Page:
6. That saying “Be the change you wish to see in the world” springs to mind here. Possibly, in time, your beautiful garden will inspire those around you to plant their own little oasis in the city. I love the look of your salad Robbie, it looks delicious. I am very appreciative we live in a rural area, green all around…but few here actually have garden either. Trees and hedges but few planted gardens, at least though it is just a sea of green and natural landscape. I love your posts, they are always a gentle reminder to me to stop and spend time just sitting, watching and listening than just working.

    • I remember seeing your space and how you are surrounded by such beautiful greenery:-) Yes, I do tend to find it hard to sit still since there is always something to do in a garden. I am out there and it is like an extension of our home. Our home is about bringing the outdoors inside + it sure feels good when it all works together. I have to admit, I do sit down later in the afternoon when I am just too tired to do anything else. I have a special sitting area I can rest and I love to watch the bees, butterflies and birds dancing across our small lot…tee hee, sometimes they forget I am human and run into me-lol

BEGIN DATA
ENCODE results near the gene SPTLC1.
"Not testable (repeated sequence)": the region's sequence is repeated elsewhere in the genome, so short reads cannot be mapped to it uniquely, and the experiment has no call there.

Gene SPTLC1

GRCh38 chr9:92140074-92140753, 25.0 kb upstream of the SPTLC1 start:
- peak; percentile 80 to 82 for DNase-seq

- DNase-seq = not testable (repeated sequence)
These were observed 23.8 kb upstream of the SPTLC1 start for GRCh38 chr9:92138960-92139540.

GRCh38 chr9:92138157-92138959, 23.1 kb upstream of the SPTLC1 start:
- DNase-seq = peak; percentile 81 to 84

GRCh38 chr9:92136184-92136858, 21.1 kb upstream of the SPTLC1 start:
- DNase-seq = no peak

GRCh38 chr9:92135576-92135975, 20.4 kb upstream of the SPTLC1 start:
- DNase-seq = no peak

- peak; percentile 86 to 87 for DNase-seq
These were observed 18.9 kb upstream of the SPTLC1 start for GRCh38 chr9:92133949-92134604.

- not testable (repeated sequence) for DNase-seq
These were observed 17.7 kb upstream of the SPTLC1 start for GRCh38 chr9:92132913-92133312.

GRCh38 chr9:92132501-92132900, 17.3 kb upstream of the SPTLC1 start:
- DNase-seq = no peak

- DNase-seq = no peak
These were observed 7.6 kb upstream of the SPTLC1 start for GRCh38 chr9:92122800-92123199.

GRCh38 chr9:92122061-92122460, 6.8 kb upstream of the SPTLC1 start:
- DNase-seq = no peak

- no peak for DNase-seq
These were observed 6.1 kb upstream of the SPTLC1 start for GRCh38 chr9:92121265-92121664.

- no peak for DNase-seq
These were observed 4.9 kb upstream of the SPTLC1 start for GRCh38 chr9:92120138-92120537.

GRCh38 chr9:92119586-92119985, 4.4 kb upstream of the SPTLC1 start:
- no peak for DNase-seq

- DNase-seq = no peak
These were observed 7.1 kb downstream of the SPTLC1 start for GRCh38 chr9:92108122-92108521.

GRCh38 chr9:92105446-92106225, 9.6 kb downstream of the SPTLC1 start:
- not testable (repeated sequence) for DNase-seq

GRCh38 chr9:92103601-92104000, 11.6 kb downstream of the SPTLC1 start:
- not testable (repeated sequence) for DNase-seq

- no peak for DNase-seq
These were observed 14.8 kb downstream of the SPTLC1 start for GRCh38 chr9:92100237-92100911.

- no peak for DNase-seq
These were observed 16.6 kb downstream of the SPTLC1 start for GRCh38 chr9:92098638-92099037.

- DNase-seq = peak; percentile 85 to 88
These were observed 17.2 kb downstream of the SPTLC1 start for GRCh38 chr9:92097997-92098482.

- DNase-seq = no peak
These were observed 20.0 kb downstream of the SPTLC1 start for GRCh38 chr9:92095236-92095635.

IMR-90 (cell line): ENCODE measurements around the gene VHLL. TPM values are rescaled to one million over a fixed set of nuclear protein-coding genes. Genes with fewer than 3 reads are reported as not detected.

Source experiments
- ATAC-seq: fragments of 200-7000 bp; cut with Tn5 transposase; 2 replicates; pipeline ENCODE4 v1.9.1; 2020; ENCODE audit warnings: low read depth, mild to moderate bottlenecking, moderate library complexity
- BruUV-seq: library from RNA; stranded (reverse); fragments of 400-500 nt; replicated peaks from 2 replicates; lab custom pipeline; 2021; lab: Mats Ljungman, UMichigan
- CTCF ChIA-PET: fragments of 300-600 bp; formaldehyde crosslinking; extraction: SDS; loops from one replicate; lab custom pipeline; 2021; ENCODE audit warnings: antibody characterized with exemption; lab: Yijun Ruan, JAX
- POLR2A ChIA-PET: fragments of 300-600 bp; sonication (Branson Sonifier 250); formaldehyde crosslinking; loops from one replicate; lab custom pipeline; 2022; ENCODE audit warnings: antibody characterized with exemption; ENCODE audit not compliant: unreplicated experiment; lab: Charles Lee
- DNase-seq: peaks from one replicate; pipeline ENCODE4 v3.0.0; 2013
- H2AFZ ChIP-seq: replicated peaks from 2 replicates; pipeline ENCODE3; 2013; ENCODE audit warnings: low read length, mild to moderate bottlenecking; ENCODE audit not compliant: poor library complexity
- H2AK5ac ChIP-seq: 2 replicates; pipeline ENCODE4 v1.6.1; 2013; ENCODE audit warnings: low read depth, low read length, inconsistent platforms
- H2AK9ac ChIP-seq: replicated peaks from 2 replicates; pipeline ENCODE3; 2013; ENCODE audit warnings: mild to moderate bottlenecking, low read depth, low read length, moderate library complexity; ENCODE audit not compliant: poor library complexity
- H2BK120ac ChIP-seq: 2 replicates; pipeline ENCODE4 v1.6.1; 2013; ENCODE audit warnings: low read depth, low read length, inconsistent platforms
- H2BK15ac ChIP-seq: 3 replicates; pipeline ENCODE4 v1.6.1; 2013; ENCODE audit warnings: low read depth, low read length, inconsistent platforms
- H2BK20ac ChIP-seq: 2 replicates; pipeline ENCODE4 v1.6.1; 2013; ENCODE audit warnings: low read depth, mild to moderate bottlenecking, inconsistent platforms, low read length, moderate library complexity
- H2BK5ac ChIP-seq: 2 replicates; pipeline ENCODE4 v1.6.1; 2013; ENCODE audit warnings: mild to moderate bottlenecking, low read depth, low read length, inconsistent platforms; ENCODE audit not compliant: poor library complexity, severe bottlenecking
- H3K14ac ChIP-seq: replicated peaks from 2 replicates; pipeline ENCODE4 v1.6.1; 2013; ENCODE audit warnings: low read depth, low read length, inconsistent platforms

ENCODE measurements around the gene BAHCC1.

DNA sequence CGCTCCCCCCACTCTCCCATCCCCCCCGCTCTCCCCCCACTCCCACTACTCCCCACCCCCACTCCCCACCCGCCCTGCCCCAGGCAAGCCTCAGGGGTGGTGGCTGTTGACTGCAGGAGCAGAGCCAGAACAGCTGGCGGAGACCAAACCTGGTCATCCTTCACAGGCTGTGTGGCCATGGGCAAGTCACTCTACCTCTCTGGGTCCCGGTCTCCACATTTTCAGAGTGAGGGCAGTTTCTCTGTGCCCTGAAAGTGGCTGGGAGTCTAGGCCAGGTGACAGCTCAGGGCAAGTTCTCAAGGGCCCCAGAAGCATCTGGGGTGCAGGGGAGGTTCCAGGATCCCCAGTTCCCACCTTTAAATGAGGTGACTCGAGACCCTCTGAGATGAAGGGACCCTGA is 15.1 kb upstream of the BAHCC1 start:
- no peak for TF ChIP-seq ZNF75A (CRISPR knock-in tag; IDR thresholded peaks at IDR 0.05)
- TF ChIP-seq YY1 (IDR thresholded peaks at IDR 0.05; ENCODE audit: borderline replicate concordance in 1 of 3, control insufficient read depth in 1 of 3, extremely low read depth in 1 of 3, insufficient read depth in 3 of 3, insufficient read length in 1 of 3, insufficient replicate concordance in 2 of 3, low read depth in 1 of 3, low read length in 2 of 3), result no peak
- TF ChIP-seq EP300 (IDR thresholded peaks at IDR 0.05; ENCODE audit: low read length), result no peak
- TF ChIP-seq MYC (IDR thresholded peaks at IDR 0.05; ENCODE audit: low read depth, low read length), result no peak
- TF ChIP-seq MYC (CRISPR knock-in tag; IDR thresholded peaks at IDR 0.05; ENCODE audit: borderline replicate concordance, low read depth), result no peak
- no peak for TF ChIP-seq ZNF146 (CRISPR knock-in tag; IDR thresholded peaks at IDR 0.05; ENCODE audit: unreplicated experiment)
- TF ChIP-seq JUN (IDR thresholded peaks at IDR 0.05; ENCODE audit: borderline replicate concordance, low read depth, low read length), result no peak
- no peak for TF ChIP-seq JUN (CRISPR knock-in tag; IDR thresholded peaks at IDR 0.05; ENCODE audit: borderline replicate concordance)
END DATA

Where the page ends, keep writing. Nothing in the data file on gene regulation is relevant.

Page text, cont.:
• I love to lie out on the lawn in summer, often the only time I do stop out there to just relax. Being winter now I am certainly missing those times. Io listen it is lovely just to the birds and watch the insects, I often fall asleep 🙂